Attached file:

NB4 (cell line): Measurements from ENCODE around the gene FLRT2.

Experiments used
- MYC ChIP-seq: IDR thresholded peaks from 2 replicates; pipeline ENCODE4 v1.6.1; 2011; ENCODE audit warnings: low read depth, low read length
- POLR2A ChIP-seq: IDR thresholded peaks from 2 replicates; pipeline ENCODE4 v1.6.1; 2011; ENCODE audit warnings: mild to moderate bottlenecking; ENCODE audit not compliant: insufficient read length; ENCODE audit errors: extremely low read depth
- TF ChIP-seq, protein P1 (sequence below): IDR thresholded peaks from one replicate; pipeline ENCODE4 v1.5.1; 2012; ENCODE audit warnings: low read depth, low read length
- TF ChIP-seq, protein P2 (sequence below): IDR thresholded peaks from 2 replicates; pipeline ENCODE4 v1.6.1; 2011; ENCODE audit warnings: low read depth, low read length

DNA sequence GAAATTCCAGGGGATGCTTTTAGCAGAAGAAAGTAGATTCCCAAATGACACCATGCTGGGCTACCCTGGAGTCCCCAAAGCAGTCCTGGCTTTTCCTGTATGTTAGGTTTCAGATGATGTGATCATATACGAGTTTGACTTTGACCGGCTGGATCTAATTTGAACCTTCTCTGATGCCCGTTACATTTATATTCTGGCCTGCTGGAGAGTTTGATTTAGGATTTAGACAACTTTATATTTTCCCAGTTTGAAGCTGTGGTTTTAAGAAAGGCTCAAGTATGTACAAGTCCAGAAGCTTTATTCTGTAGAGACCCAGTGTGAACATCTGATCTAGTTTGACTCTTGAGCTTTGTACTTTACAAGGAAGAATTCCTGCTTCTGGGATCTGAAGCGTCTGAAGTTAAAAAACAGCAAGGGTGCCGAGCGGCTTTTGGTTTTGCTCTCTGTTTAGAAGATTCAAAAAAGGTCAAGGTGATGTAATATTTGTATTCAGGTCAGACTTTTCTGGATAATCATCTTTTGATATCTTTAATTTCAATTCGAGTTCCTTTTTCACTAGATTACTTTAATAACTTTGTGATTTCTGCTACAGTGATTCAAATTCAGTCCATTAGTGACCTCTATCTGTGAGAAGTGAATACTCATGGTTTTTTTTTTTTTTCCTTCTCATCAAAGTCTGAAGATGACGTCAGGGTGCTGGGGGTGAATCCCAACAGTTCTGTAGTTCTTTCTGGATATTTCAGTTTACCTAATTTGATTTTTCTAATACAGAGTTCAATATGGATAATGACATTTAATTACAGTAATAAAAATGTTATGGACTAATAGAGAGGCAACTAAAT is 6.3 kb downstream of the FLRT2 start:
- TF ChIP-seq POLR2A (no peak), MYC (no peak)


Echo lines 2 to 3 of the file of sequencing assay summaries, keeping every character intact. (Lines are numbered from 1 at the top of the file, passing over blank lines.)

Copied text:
Experiments used
- MYC ChIP-seq: IDR thresholded peaks from 2 replicates; pipeline ENCODE4 v1.6.1; 2011; ENCODE audit warnings: low read depth, low read length